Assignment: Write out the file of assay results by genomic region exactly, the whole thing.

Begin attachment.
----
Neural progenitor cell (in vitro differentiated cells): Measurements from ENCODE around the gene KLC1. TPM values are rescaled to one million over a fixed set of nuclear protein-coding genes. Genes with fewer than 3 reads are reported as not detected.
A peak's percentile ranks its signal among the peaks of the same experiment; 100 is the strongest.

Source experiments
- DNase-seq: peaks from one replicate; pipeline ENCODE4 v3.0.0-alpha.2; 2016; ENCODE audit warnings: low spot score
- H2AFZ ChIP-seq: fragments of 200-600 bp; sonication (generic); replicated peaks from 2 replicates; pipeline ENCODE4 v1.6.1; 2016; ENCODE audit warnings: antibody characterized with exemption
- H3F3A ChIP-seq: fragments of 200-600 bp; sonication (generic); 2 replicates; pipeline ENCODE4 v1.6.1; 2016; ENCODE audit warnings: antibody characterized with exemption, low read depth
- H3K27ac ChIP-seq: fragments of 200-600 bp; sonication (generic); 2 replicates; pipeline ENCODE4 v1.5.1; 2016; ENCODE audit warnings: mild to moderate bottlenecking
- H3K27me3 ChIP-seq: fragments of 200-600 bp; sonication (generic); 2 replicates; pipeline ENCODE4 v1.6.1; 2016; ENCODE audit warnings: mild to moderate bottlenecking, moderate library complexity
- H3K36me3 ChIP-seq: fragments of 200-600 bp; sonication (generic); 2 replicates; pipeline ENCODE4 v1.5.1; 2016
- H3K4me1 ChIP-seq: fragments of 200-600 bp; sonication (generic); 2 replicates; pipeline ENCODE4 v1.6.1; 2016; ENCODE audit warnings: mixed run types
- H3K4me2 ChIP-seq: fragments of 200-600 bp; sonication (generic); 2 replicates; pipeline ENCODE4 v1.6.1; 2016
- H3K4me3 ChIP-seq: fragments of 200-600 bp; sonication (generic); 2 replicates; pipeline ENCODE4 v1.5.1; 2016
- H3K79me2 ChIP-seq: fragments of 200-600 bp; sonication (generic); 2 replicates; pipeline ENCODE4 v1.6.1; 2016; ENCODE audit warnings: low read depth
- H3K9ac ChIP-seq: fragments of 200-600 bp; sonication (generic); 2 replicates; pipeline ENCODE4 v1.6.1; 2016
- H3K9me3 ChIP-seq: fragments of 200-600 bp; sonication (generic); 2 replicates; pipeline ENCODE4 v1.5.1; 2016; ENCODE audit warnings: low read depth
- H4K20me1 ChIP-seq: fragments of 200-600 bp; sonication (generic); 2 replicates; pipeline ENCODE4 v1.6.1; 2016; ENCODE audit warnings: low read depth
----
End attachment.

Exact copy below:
Neural progenitor cell (in vitro differentiated cells): Measurements from ENCODE around the gene KLC1. TPM values are rescaled to one million over a fixed set of nuclear protein-coding genes. Genes with fewer than 3 reads are reported as not detected.
A peak's percentile ranks its signal among the peaks of the same experiment; 100 is the strongest.

Source experiments
- DNase-seq: peaks from one replicate; pipeline ENCODE4 v3.0.0-alpha.2; 2016; ENCODE audit warnings: low spot score
- H2AFZ ChIP-seq: fragments of 200-600 bp; sonication (generic); replicated peaks from 2 replicates; pipeline ENCODE4 v1.6.1; 2016; ENCODE audit warnings: antibody characterized with exemption
- H3F3A ChIP-seq: fragments of 200-600 bp; sonication (generic); 2 replicates; pipeline ENCODE4 v1.6.1; 2016; ENCODE audit warnings: antibody characterized with exemption, low read depth
- H3K27ac ChIP-seq: fragments of 200-600 bp; sonication (generic); 2 replicates; pipeline ENCODE4 v1.5.1; 2016; ENCODE audit warnings: mild to moderate bottlenecking
- H3K27me3 ChIP-seq: fragments of 200-600 bp; sonication (generic); 2 replicates; pipeline ENCODE4 v1.6.1; 2016; ENCODE audit warnings: mild to moderate bottlenecking, moderate library complexity
- H3K36me3 ChIP-seq: fragments of 200-600 bp; sonication (generic); 2 replicates; pipeline ENCODE4 v1.5.1; 2016
- H3K4me1 ChIP-seq: fragments of 200-600 bp; sonication (generic); 2 replicates; pipeline ENCODE4 v1.6.1; 2016; ENCODE audit warnings: mixed run types
- H3K4me2 ChIP-seq: fragments of 200-600 bp; sonication (generic); 2 replicates; pipeline ENCODE4 v1.6.1; 2016
- H3K4me3 ChIP-seq: fragments of 200-600 bp; sonication (generic); 2 replicates; pipeline ENCODE4 v1.5.1; 2016
- H3K79me2 ChIP-seq: fragments of 200-600 bp; sonication (generic); 2 replicates; pipeline ENCODE4 v1.6.1; 2016; ENCODE audit warnings: low read depth
- H3K9ac ChIP-seq: fragments of 200-600 bp; sonication (generic); 2 replicates; pipeline ENCODE4 v1.6.1; 2016
- H3K9me3 ChIP-seq: fragments of 200-600 bp; sonication (generic); 2 replicates; pipeline ENCODE4 v1.5.1; 2016; ENCODE audit warnings: low read depth
- H4K20me1 ChIP-seq: fragments of 200-600 bp; sonication (generic); 2 replicates; pipeline ENCODE4 v1.6.1; 2016; ENCODE audit warnings: low read depth